Enjoy getting to know Davis a little better at Relz Reviewz!
What appeals to you most about writing fiction?
The creative aspect. That may sound overly simplified, but many authors find the actual writing of a story to be a real grind. I love it. I am impatient with most of the other aspects—redrafting, marketing, all speaking except when I am teaching the craft of writing. I just can’t wait to get back and start on the next story. I hunger for this.
Why Christian fiction?
I came to faith at age twenty-eight. Two weeks later, I began writing. I did not even know what a ‘calling’ meant at the time. I only knew, this was it. This was why I was here. This was the first time I had ever looked beyond my own selfish drive in business, the first time I had ever picked up a pen. My writing and my faith are intertwined. When I write for the mainstream, it is still with a moral concept at the forefront of my mind and heart. When I teach a class where I am the only believer, it is still to represent my God in my craft.
I read all the time. Favorites are too general. I transfer my passion as I grow in my craft. Current favorite book, Blind Side. Current favorite TV show, Smash. Current favorite film, The King’s Speech.
Where is the most interesting place you have been?
Again, I travel a great deal, and most of it is related to my craft. Either I am teaching, or researching, or both. To have a ‘most’ suggests to me a definite end to growth. I hope my next place is the ‘most’ interesting. Recently, the two most interesting that I’ve been to recently are El Paso, where I worked on the set of a film for which I wrote the script, and Delhi, where I spoke to a conference of Indian theologians on the power of story and fiction in ministry.
What did you want to be when you grew up?
A professional surfer.
What are two things people might be surprised to know about you?
I love to teach writing. For me, it is not so much about teaching as sharing my passion with a roomfull of people who are, so very often, afraid to admit that they too are consumed by a similar passion. For me to do this, and to share with a few how this creative flame is tied to the eternal flame, is just wonderous.
Second, I am passionate about cycling. I have two sports. Surfing and cycling. I only started cycling six years ago. I never thought I would ever find a sport that competed for my affection, there was surfing and everything else in a secondary position. But getting out in the open air, seeing the world at this pace, it is a miraculous experience.
Marc Royce stares down from the helicopter on the Rift Valley slashing across Africa like a scar. Tribal feuds, drought, and dislocation have left their devastation. And he sees a new wound–a once-dormant volcano oozing molten lava across the dry landscape-and clouds of ash obscure his vision. His undercover assignment is similarly obscured. Supposedly dispatched to audit a relief organization’s accounts, Marc finds himself amid the squalor and chaos of Kenyan refugee camps caught in a stranglehold of corruption and ruthlessness.
But his true task relates to the area’s reserves of once-obscure metals now indispensible to high-tech industry. The value of this rare earth inflames tensions on the world’s stage as well as among warring tribes. When an Israeli medical administrator, Kitra, seeks Marc’s help with her humanitarian efforts, they forge an unexpected link between impoverished African villages and another Silicon Valley rising in the Israeli desert. Precious metals and inventive minds promise new opportunities for prosperity, secure futures, and protection of valuable commodities from terrorists. As Marc prepares to report back to Washington, he seizes a chance to restore justice to this troubled land. This time, he may have gone too far.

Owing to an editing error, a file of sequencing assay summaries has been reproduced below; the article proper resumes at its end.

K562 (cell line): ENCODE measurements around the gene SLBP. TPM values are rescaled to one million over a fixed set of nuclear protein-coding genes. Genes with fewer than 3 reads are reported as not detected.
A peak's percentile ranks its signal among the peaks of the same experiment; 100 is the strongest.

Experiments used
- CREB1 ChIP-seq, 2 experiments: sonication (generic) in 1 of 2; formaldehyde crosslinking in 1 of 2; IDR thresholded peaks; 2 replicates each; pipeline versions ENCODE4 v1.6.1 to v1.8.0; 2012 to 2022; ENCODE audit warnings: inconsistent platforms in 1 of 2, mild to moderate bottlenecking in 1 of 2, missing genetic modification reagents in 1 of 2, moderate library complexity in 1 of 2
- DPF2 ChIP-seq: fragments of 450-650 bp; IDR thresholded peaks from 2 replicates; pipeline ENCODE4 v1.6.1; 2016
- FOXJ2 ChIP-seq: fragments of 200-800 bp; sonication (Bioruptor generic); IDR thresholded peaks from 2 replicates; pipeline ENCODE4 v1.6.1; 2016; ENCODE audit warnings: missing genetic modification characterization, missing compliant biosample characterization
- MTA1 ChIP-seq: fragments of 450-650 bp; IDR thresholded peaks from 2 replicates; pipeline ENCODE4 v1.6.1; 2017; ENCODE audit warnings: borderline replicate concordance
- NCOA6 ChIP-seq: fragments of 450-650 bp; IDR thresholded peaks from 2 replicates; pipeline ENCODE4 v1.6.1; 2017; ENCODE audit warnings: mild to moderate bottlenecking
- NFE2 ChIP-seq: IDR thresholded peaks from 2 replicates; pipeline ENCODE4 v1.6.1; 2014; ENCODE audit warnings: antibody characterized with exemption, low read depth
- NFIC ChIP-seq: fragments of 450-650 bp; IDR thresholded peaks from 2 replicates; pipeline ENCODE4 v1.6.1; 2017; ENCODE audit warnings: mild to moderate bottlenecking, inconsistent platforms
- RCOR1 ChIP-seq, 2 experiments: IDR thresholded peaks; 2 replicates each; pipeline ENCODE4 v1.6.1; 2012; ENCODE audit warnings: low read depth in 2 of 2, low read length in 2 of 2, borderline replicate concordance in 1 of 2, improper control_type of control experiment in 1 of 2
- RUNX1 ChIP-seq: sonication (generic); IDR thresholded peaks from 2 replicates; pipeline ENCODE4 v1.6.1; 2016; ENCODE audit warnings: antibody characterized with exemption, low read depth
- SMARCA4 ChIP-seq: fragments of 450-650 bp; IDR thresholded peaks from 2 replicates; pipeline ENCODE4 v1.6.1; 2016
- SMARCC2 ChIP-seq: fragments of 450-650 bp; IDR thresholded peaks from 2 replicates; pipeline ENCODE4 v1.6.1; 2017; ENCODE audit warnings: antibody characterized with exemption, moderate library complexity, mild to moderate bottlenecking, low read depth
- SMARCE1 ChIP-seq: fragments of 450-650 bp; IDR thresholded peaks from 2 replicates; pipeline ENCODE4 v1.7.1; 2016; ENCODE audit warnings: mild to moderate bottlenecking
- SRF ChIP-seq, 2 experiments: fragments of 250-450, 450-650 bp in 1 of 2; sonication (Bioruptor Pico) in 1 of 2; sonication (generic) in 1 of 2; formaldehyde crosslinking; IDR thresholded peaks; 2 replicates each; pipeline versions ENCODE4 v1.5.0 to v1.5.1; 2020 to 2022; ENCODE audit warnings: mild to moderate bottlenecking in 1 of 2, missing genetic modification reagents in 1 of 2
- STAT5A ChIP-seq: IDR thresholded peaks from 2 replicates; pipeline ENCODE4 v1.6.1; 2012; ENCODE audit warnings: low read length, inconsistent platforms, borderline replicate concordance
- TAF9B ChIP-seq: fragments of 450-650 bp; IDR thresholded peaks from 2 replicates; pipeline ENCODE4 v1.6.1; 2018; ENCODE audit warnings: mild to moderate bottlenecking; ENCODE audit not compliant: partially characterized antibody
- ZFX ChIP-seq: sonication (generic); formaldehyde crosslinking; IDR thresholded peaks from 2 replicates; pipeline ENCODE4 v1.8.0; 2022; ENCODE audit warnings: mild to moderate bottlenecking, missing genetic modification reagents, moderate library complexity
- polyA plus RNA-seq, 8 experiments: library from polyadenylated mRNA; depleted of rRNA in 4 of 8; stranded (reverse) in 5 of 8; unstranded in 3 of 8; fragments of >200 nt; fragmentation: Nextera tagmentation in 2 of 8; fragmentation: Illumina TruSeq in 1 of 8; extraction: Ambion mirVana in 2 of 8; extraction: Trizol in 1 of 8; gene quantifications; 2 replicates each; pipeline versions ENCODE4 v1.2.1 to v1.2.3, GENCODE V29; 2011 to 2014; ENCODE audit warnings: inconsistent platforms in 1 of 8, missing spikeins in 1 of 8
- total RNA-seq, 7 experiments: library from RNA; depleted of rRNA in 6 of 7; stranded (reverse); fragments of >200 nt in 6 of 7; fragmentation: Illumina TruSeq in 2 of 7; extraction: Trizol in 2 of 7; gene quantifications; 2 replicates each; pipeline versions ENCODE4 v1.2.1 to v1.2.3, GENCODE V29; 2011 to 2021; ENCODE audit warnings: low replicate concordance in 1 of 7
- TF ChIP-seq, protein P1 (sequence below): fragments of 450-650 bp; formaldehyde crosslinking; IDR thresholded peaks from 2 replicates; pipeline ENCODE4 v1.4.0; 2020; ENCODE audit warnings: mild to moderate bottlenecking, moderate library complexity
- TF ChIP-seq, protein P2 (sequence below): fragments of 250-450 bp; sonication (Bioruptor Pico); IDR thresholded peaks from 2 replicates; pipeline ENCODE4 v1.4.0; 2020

Which character did you connect to the most?
This is the second book starring Marc Royce. He is a complex individual with a lot of amazing traits. I feel like I am finally coming to terms with the depths of this man.
Which character was the most difficult to write?
There is a Luo chief in Nairobi, a strong leader who has had everything stripped from him except his faith. He is the uncle of another great man, another leader. To have two people from the same tribe, and create individuals that stood out as unique portraits, was very challenging. I feel that I have done a solid job with them. I look forward to hearing what my readers think.
What was your favourite scene to write in Rare Earth or share your favourite paragraph
It is very rare that a first scene holds such a powerful connection for me. Generally it is one where there is a revalation between characters, or a defining moment when a person’s eyes are truly opened to the eternal for the first time. But in this story, Rare Earth, when I shut my eyes and envision the story, it is that first scene that blazes into light. Travelling on the UN chopper from Nairobi, watching the volcano take shape upon the horizon. Marc Royce has been sent out there to fail. And to die. I really am pleased with that opening sequence.
What’s next in your writing pipeline?
The film project has now ‘wrapped’, that is, actualy filming has been completed. The producer and director are now deep into the editing process. Meanwhile, I must get busy and write the novel. I had the whole thing backwards here, doing the script first, but it has been a lot of fun, and the concept remains very fresh. So hopefully it will come alive on the page as well as the screen. Both the film and the story are entitled Unlimited, and are slated for release in September 2013.